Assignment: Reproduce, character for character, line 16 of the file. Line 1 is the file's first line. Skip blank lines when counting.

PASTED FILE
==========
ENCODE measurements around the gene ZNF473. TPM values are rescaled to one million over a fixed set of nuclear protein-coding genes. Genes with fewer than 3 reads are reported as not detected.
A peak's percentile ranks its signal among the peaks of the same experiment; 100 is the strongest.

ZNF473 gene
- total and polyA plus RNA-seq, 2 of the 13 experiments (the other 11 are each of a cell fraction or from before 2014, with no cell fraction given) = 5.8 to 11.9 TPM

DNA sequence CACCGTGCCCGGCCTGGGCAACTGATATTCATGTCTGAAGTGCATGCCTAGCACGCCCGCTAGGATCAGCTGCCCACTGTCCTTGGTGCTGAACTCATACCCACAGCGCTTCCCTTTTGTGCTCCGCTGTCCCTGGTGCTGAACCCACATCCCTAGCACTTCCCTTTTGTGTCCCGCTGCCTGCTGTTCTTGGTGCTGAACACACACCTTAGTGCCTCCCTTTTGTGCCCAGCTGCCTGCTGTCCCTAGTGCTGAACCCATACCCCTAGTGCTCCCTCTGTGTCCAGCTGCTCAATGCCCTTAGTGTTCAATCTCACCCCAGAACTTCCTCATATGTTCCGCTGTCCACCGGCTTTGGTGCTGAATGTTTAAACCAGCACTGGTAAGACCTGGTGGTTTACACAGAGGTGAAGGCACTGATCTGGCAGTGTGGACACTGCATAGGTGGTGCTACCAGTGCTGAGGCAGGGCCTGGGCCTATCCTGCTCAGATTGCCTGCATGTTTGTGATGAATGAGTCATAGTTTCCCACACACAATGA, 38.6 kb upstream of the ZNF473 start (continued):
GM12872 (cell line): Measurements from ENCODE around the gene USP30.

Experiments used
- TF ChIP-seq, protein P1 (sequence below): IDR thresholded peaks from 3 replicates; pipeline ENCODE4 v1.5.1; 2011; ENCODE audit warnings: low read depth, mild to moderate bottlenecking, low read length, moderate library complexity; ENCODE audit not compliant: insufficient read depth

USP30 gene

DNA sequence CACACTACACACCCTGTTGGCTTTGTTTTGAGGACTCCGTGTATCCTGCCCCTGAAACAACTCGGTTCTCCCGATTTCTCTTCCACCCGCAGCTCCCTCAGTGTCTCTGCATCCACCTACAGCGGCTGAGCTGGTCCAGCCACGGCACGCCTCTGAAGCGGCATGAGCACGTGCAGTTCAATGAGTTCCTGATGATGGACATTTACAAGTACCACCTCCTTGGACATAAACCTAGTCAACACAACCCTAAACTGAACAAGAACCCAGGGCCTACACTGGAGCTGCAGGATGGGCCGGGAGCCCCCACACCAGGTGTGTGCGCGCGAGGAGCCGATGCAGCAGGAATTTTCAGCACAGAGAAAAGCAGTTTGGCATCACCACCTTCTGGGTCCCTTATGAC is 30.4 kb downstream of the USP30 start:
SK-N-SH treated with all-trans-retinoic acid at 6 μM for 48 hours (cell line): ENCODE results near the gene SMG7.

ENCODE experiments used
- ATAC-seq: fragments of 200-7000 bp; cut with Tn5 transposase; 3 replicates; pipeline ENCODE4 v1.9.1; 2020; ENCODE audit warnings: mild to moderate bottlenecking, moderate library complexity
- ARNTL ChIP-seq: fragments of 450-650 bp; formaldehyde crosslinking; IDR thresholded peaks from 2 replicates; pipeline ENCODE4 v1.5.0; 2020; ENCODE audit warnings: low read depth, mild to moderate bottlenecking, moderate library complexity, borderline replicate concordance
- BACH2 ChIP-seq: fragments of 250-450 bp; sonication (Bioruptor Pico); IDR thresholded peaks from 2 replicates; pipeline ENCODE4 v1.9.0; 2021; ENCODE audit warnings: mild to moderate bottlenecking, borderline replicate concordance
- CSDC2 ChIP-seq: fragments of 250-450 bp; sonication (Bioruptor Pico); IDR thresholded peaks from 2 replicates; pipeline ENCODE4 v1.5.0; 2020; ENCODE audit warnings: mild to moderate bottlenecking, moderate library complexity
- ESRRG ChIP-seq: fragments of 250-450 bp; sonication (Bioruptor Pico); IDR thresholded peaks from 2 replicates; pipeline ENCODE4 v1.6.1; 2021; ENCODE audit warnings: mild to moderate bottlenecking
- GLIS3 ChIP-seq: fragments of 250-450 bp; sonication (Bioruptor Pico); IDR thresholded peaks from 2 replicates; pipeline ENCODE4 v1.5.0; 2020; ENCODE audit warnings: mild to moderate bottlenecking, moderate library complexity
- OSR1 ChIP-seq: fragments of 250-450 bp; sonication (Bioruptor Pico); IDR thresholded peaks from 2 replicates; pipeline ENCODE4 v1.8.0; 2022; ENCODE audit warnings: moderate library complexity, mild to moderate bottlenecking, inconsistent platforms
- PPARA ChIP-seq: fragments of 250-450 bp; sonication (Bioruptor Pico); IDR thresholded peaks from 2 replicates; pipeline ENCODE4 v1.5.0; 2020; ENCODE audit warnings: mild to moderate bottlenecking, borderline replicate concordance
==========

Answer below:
- CSDC2 ChIP-seq: fragments of 250-450 bp; sonication (Bioruptor Pico); IDR thresholded peaks from 2 replicates; pipeline ENCODE4 v1.5.0; 2020; ENCODE audit warnings: mild to moderate bottlenecking, moderate library complexity